As a way of introduction, I thought this might help you to know where I’m coming from when I’m reviewing a hamburger. These are ten rules that I believe anyone who serves a burger should live by:
1) Thou shall only use high quality beef that has been ground fresh.
Do I even need to elaborate? Grinding quality beef on site results in a tastier burger that can be safely cooked to rare, since you know where the beef is coming from — unlike industrially-produced ground beef, which could come from multiple cows and potentially have been washed with ammonia(!…!!!).
2) Thou shall never serve a frozen, industrially-produced patty.
This seems like such a no-brainer that I shouldn’t even have to include it — yet here we are. I can see if a place like Swiss Chalet serves a frozen burger, because obviously their specialty is chicken, and a hamburger is only present to fill out the menu. I can’t imagine that Swiss Chalet serves more than a burger or two per night (though even then, a fresh hamburger is so easy to prepare that this is barely an acceptable excuse).
But if your establishment has the word “burger” in its name and you’re still serving a frozen burger? Seriously, just pack it in right now. You’re a waste of space. Johnny’s, I’m looking at you.
3) Thou shall not use beef that is too lean.
This is especially important in Toronto, where there is a “law” that hamburgers must be cooked well past medium (whether or not this is a law or merely a guideline is a matter of some debate). A hamburger needs a decent amount of fat (the conventional wisdom is somewhere in the ballpark of 20 percent) for maximum deliciousness and juiciness. There’s nothing worse than biting into what should be a tasty burger only to realize that it’s about as juicy as a stale saltine. A burger with a decent fat content, even when cooked to well done, should remain reasonably juicy. An overcooked, too-lean hamburger is a crime against humanity. It sucks all the moisture out of your mouth and makes you question why you like burgers in the first place.
4) Thou shall not overcook the burger.
This ties in with the above. Nothing can save an overcooked burger. Nothing.
5) Thou shall season your hamburger with salt and pepper — nothing else.
If you’re using good quality beef — and you should be — then all you need is a little salt and pepper to help highlight the beefiness of the patty, and you’re good to go. No other flavours are necessary (aside from condiments, of course). That brings me to…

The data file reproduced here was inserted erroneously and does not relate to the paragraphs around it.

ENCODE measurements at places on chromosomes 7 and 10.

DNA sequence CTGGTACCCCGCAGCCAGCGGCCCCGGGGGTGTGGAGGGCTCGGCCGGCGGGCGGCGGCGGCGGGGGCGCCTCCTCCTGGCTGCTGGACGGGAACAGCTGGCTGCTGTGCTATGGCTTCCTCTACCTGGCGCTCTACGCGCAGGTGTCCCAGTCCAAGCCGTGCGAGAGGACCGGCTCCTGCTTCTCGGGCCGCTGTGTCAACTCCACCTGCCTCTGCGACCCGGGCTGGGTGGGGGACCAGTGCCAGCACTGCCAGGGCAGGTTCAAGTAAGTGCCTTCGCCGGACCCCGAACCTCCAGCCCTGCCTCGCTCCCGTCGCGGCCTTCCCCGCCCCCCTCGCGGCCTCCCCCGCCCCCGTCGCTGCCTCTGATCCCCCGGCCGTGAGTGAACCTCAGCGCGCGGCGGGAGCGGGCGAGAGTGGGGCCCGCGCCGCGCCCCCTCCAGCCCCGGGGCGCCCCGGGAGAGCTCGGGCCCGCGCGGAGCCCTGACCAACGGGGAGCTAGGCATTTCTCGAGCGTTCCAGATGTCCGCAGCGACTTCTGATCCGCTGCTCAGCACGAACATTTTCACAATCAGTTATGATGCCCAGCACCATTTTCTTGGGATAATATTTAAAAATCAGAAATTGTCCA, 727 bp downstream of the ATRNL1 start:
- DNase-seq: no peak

5) Thou shall not mix onions, garlic, breadcrumbs, and/or any kind of spices into your hamburger.
It is almost absurd how many burger joints in Toronto break this commandment. A hamburger is the definition of simplicity, with only two primary ingredients: beef (seasoned with salt and pepper), and bun. That’s it. Once you start adding aggressive flavours like onion, garlic, and strong spices, you completely overwhelm that primal beefiness that makes a good hamburger so appealing. What you end up with is more akin to a meatloaf sandwich than a real hamburger. Plus, the texture of the burger often winds up disconcertingly sausage-like (probably because, among other spices, salt has been mixed in with the beef — a hamburger no-no)
6) Thou shall not use a bun that is larger in diameter than the patty, nor shall you use a bun that is so large and/or bready that it overwhelms the beef, throwing off the beef-to-bun ratio.
The bun is there to compliment the beef, not vice-versa. No exceptions. A thinner patty can easily be overwhelmed by a too-big bun, which is a sure-fire way to ruin what should otherwise be a delicious hamburger.
7) Thou shall not automatically call any small hamburger a slider.
A slider is not simply a tiny hamburger; it’s actually a very specific way of preparing a hamburger, generally by cooking a very thin patty atop a bed of sauteed onions, allowing the burger and bun to essentially cook by steam. Real sliders are most notably served at American chains like White Castle and Krystal.
Its diminutive size is merely one element of what makes a slider a slider — not its defining characteristic.
9) Thou shall only use beef.
Turkey “burgers.” Buffalo “burgers.” Lamb “burgers.” Tuna “burgers.” All interesting, potentially delicious meals. And all not hamburgers. Calling a sandwich made with buffalo meat a hamburger would be like calling a sandwich made with cashew butter and sliced strawberries a peanut butter and jelly sandwich. It’s similar, sure, but it’s not the same thing. At all.
10) Thou shall serve burgers immediately after cooking, and not allow them to sit out under a heat lamp, or in those weird drawers they have at McDonald’s.
(Allowing, of course, for the patty to rest for a few minutes for the juices to settle.) Again, this is a simple one: fresh food = good, stale food = bad. I would much, much rather wait a few minutes than be served some burger that’s been sitting under a lamp for who-knows-how-long.